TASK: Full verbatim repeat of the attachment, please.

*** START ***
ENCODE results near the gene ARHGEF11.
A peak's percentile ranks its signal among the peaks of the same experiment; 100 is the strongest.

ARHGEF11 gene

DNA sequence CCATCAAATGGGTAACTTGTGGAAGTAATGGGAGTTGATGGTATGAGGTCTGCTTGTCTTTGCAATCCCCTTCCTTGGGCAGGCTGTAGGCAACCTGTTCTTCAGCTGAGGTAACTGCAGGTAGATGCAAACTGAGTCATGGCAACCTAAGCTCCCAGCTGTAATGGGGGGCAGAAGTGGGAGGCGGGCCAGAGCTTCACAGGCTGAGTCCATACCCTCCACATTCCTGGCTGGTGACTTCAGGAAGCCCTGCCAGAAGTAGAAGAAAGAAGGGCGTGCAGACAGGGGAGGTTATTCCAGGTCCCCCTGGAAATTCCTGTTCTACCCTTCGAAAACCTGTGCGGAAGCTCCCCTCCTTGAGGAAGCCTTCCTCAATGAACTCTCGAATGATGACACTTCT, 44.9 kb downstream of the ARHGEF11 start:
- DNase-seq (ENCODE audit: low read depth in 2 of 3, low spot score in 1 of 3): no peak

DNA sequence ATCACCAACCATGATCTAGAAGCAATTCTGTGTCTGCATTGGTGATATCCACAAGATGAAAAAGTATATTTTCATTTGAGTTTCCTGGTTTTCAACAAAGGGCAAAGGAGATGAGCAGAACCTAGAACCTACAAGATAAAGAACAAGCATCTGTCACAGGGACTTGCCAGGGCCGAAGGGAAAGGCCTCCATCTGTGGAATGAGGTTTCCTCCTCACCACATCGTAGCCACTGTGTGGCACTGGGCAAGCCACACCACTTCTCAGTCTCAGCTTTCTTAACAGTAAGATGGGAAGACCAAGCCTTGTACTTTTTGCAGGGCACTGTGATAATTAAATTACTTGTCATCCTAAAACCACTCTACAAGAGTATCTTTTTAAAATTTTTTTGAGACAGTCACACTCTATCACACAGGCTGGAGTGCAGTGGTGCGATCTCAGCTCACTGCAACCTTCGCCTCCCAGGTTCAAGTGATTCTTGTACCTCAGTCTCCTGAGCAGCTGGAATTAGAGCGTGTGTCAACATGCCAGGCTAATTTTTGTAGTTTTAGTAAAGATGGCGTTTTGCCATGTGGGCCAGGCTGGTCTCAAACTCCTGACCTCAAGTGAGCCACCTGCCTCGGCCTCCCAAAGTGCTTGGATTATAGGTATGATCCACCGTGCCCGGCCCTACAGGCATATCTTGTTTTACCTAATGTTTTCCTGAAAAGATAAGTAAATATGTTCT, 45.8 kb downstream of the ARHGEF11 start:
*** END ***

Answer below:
ENCODE results near the gene ARHGEF11.
A peak's percentile ranks its signal among the peaks of the same experiment; 100 is the strongest.

ARHGEF11 gene

DNA sequence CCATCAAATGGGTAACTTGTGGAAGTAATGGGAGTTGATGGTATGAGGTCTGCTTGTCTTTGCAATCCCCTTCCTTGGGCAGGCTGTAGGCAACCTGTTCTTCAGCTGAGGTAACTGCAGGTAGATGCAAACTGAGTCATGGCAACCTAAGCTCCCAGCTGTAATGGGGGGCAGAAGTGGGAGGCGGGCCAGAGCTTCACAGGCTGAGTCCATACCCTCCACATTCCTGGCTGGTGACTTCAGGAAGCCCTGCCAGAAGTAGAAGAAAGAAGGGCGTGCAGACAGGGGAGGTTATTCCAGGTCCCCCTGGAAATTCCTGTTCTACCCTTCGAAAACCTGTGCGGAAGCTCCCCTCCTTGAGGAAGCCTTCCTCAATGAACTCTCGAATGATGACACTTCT, 44.9 kb downstream of the ARHGEF11 start:
- DNase-seq (ENCODE audit: low read depth in 2 of 3, low spot score in 1 of 3): no peak

DNA sequence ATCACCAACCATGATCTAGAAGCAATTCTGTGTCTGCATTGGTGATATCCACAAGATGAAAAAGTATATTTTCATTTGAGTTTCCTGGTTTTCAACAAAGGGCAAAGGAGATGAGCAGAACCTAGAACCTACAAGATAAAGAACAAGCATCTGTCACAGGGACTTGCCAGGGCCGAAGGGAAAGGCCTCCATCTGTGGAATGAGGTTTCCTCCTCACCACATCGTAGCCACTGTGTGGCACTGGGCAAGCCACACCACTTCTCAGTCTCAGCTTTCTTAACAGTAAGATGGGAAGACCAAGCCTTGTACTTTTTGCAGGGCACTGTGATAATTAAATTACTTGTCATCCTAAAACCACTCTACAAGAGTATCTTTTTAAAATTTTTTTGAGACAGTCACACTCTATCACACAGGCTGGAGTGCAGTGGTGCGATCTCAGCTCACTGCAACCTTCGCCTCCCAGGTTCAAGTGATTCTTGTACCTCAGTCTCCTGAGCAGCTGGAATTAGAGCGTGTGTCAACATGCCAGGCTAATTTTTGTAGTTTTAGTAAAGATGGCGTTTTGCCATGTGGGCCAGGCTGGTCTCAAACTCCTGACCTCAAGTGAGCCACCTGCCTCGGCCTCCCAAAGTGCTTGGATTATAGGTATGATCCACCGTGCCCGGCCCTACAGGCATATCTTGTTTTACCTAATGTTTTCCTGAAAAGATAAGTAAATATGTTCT, 45.8 kb downstream of the ARHGEF11 start: